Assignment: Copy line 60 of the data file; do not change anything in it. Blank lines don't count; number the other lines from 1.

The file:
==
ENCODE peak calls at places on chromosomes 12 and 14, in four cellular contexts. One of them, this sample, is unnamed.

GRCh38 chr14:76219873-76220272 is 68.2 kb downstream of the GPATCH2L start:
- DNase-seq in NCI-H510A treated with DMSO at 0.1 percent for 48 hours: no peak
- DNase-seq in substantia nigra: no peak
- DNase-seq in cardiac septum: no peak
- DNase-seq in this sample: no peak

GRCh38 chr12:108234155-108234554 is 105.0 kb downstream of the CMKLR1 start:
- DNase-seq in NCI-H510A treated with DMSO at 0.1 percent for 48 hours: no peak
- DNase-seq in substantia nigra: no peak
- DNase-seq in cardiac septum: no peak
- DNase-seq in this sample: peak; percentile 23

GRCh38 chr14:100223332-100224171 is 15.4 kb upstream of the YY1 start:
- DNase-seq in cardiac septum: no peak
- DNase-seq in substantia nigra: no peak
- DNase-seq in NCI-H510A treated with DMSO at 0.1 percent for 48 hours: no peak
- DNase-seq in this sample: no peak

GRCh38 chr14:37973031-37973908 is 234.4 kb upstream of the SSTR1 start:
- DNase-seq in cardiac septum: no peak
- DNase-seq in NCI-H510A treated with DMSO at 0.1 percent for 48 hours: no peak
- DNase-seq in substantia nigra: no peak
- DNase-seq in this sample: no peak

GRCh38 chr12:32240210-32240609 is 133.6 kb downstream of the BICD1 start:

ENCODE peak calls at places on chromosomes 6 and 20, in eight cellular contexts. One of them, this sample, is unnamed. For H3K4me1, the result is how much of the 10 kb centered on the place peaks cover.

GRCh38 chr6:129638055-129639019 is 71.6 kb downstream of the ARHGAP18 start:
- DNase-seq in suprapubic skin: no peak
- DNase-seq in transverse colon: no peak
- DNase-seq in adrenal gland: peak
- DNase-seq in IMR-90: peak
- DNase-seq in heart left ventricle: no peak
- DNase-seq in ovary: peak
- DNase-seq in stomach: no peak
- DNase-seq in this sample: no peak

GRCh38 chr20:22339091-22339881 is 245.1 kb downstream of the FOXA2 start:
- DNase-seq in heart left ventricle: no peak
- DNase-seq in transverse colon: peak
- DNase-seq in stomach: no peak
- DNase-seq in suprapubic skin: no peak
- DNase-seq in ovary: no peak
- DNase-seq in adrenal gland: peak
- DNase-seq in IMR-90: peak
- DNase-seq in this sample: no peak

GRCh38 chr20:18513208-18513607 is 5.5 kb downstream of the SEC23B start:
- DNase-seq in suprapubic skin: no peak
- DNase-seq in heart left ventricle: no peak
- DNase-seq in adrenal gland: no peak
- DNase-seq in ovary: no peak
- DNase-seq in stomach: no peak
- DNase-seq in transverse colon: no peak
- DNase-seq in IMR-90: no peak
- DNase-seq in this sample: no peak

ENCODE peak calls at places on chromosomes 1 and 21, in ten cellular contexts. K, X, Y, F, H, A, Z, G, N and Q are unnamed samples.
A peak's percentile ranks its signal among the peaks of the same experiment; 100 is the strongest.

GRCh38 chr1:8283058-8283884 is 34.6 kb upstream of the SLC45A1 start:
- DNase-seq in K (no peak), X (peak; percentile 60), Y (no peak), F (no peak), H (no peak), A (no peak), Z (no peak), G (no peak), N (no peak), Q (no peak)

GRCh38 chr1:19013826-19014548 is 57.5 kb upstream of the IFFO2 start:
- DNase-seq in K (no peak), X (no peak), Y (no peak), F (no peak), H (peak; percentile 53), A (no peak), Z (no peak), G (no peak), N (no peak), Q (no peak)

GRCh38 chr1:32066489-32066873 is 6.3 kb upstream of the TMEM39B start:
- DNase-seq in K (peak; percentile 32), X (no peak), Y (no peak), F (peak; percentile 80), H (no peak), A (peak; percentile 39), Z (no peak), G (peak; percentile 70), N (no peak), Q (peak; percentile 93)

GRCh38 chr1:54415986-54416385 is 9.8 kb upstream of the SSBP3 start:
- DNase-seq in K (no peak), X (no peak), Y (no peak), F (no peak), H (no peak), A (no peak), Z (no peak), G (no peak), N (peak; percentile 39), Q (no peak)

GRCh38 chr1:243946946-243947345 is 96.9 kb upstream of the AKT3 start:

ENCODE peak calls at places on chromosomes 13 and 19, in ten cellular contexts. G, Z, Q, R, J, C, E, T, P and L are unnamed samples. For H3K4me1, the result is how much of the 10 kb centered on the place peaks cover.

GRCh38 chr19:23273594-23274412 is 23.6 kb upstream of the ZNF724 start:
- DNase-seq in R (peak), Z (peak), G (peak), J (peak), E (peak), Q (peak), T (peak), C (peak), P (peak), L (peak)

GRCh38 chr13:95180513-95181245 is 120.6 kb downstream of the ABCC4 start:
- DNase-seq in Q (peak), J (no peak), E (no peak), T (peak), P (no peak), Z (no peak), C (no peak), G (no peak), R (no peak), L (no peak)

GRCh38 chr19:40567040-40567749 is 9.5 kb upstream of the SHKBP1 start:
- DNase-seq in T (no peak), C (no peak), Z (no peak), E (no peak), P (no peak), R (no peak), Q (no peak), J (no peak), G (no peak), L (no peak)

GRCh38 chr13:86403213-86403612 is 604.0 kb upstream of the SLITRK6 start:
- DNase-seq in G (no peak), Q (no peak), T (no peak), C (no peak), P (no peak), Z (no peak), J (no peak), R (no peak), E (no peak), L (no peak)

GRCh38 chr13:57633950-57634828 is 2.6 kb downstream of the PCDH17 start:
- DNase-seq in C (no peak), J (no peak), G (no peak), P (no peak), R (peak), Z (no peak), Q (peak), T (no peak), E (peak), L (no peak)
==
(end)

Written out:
- DNase-seq in K (no peak), X (no peak), Y (no peak), F (no peak), H (no peak), A (no peak), Z (no peak), G (no peak), N (peak; percentile 39), Q (no peak)